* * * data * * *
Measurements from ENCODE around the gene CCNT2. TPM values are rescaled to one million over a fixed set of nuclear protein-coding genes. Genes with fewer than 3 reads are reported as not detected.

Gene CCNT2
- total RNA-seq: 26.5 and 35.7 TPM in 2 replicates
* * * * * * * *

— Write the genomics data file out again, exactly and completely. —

Measurements from ENCODE around the gene CCNT2. TPM values are rescaled to one million over a fixed set of nuclear protein-coding genes. Genes with fewer than 3 reads are reported as not detected.

Gene CCNT2
- total RNA-seq: 26.5 and 35.7 TPM in 2 replicates